Oldie but goodie.
Dear Word Detective: Do you have information on the origin of the word “ruthless”? I was told that the origin of this word is from Scripture, The Book of Ruth. Ruth was merciful, considerate, loving and caring. The opposite, or to be “ruthless,” would certainly fit the definition of “ruth-less.” I would appreciate your comments. — Carolyn Perlman.
Now there’s a name I haven’t run into in a while, at least attached to anyone under 45 or so. But according to babynamewizard.com, Ruth was, back in the early years of the 20th century, the fifth most popular name for a girl baby in the US. By 2008, however, it ranked 257th. It’s just the opposite with my first name. In the 1950s, Evan ranked 507th, which is probably why I was in my twenties before I met another Evan. In fact, several of my teachers tried to convince me that my name was actually “Kevin.” At the moment, however, Evan ranks 38th in the US. I’m not sure how I feel about this, especially since Evan is becoming a popular name for girls. I guess I miss being special. Maybe I’ll change my name to Nigel (815th) or Cletus, which was 913th in the 1950s and seems to have faded entirely off the chart in the 1960s. Splendid isolation, rara avis, nonpareil, that’s the ticket.
The story you have heard about the word “ruthless,” although it seems to make perfect sense, is not true. There is no connection between “ruthless” and the name Ruth, which was a popular Hebrew name in Biblical times. But, I hear you ask, if the “ruth” in “ruthless” isn’t the Biblical Ruth, what does it mean? We don’t speak of nice people being endowed with lots of “ruth,” do we?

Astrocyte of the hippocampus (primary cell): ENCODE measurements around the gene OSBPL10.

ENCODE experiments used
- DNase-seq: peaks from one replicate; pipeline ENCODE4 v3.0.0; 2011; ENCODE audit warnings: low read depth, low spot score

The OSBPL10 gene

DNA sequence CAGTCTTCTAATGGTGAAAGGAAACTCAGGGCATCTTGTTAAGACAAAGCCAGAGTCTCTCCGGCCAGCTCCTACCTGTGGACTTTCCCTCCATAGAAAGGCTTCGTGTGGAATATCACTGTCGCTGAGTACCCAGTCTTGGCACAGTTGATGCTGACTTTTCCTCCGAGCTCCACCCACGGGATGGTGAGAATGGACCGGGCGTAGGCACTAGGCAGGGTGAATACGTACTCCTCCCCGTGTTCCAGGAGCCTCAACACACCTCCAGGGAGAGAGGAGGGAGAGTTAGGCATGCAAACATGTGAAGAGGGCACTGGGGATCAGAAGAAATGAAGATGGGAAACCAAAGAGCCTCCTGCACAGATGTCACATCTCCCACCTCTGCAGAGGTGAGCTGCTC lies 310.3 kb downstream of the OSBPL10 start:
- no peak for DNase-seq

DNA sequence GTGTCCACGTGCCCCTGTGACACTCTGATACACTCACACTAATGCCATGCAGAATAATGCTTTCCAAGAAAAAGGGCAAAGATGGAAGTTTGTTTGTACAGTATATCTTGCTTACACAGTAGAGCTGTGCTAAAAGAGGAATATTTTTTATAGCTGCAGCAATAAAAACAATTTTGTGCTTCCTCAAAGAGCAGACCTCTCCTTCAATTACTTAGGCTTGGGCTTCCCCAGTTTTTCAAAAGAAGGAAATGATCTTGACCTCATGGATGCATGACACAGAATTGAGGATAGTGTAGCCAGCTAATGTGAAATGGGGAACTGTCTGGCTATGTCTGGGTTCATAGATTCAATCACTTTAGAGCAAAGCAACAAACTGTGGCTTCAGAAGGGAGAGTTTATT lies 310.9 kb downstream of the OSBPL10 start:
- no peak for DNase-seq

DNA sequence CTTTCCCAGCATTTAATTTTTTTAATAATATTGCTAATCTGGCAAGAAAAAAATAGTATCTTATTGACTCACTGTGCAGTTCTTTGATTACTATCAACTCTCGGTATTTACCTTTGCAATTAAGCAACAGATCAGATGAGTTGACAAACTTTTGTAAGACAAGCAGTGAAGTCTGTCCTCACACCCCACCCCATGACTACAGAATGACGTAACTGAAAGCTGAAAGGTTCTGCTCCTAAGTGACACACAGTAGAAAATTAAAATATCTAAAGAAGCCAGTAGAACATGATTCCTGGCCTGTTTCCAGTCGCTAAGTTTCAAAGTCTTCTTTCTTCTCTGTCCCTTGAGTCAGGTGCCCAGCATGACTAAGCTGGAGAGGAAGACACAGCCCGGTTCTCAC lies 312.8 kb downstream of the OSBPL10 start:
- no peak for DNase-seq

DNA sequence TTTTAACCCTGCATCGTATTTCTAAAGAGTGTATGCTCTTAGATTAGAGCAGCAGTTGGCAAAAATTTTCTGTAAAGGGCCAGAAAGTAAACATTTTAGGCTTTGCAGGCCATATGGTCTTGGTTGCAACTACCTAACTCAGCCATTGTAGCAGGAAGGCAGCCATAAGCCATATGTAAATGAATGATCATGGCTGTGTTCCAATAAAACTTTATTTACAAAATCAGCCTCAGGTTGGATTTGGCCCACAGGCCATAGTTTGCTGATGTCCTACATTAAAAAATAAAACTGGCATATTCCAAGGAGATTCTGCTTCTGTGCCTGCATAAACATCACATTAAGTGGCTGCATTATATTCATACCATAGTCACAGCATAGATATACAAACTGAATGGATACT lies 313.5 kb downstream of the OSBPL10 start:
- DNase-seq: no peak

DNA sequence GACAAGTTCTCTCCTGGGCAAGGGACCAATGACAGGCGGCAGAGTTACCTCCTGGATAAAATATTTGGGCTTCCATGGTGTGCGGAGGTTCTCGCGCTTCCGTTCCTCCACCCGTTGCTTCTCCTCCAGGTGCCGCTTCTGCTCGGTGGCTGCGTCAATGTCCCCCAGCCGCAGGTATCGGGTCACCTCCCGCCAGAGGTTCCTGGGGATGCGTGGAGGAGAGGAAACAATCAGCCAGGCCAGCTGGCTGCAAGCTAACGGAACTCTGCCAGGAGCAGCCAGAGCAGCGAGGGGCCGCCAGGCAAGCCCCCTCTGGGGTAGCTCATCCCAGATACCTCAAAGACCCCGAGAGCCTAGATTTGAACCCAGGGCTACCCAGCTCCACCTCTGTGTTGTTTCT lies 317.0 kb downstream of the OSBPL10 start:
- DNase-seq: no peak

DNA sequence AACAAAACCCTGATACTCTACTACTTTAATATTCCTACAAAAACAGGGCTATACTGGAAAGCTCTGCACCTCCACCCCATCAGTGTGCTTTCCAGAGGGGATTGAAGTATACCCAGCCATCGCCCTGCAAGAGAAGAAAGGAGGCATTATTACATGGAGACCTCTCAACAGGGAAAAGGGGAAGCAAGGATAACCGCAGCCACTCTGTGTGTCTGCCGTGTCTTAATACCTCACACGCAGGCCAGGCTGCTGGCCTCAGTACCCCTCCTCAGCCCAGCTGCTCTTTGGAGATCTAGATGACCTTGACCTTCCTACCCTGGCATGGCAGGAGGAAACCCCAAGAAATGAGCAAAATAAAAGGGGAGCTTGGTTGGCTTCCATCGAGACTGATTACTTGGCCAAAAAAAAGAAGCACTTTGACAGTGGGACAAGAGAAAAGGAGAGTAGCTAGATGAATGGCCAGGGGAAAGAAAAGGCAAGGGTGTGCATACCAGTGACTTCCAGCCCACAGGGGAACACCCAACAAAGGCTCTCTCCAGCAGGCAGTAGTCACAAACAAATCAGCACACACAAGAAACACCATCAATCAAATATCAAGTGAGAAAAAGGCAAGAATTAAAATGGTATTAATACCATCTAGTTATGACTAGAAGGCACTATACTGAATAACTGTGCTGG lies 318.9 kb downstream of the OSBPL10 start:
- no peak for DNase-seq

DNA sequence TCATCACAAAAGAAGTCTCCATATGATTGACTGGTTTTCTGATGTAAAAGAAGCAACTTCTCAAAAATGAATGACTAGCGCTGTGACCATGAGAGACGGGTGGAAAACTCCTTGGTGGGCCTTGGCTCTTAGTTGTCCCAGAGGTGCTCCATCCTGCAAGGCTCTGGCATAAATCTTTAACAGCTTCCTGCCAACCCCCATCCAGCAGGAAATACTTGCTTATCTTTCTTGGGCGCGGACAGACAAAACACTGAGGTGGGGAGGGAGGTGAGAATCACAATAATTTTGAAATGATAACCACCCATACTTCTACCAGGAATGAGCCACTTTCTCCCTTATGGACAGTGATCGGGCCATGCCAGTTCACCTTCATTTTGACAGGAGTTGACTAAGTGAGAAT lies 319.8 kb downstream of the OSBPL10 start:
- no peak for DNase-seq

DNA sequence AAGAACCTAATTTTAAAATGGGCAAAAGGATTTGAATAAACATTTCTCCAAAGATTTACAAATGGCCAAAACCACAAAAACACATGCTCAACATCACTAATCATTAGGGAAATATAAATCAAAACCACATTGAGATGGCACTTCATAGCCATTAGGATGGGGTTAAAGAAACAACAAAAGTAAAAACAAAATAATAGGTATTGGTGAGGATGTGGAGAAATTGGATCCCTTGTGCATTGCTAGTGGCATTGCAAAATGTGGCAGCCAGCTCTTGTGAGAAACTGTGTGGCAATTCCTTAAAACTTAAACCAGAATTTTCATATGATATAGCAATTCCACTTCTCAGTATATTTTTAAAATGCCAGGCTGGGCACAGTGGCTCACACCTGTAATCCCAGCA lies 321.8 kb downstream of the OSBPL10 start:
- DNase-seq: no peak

Well, not at the moment, but we used to. “Ruth” was a common word in Middle English, first appearing (as “reuthe”) around the 12th century, meaning “pity or compassion,” and in the 13th century we spoke of a person who was kind, charitable, and just generally felt your pain as being “ruthful.” (“Ruthful” has also been used at times to mean “inspiring compassion or pity,” i.e., pathetic, as well as “expressing grief” as in “ruthful weeping,” but these are secondary senses.)
A person who lacked those qualities of kindness and charity, whose only concern was for personal gain and never shed a tear for the victims of his greed, has been, since the early 14th century, known as “ruthless,” literally lacking the quality of “ruth.”
The “ruth” in “ruthful” and “ruthless” is a noun formed on the verb “to rue,” meaning “to feel sorrow or regret” (“And yet … no sooner was alone, Than she for loneliness her promise rued,” 1885), and which is still in wide use today (although perhaps not as much as it should be). “Rue,” in turn, came from the Old English “hreowan,” which meant “to afflict with sorrow, pity or regret,” and which was rooted in old Germanic and possibly Norse words. “Rue” is perhaps most often found today in phrases such as “rue the day” (or hour, etc.), meaning, of course, to regret a decisive event which took place at that time (“France, thou shalt rue this houre within this houre,” Shakespeare, The Life and Death of King John, 1595).
While “ruthless” is alive and well in popular usage today (and “ruthlessness” is even celebrated as a virtue on Wall Street), the sweet and gentle “ruthful” has almost entirely faded from our collective memory. The Oxford English Dictionary labels the word “archaic,” and its most recent citation for its use in print dates from the early 19th century. A search of Google News today for “ruthful” produces the epitaph “Your search – ruthful – did not match any documents,” which a quick perusal of the grim headlines confirms. It seems that this world could do with a “ruth transfusion” as soon as possible.